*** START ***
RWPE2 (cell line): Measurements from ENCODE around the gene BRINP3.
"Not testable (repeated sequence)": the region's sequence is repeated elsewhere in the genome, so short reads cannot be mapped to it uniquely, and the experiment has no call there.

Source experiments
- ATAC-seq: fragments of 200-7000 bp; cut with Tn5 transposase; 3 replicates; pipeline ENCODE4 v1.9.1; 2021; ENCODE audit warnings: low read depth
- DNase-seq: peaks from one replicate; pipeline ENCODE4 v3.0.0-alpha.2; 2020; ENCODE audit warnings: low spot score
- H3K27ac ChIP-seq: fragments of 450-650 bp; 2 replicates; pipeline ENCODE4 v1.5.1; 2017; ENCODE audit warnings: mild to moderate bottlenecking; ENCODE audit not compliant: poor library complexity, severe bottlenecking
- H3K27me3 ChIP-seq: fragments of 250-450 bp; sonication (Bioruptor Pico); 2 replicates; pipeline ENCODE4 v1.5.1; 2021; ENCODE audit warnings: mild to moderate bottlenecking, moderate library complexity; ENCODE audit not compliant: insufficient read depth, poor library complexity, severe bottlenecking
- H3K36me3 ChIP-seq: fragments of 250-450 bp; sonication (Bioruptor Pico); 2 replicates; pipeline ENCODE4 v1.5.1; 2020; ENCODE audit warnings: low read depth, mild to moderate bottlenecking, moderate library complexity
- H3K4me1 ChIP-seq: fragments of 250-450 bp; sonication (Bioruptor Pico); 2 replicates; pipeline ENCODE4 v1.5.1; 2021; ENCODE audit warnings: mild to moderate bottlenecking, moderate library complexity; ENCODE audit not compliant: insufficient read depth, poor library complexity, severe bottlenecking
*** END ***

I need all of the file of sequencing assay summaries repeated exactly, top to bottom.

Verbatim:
RWPE2 (cell line): Measurements from ENCODE around the gene BRINP3.
"Not testable (repeated sequence)": the region's sequence is repeated elsewhere in the genome, so short reads cannot be mapped to it uniquely, and the experiment has no call there.

Source experiments
- ATAC-seq: fragments of 200-7000 bp; cut with Tn5 transposase; 3 replicates; pipeline ENCODE4 v1.9.1; 2021; ENCODE audit warnings: low read depth
- DNase-seq: peaks from one replicate; pipeline ENCODE4 v3.0.0-alpha.2; 2020; ENCODE audit warnings: low spot score
- H3K27ac ChIP-seq: fragments of 450-650 bp; 2 replicates; pipeline ENCODE4 v1.5.1; 2017; ENCODE audit warnings: mild to moderate bottlenecking; ENCODE audit not compliant: poor library complexity, severe bottlenecking
- H3K27me3 ChIP-seq: fragments of 250-450 bp; sonication (Bioruptor Pico); 2 replicates; pipeline ENCODE4 v1.5.1; 2021; ENCODE audit warnings: mild to moderate bottlenecking, moderate library complexity; ENCODE audit not compliant: insufficient read depth, poor library complexity, severe bottlenecking
- H3K36me3 ChIP-seq: fragments of 250-450 bp; sonication (Bioruptor Pico); 2 replicates; pipeline ENCODE4 v1.5.1; 2020; ENCODE audit warnings: low read depth, mild to moderate bottlenecking, moderate library complexity
- H3K4me1 ChIP-seq: fragments of 250-450 bp; sonication (Bioruptor Pico); 2 replicates; pipeline ENCODE4 v1.5.1; 2021; ENCODE audit warnings: mild to moderate bottlenecking, moderate library complexity; ENCODE audit not compliant: insufficient read depth, poor library complexity, severe bottlenecking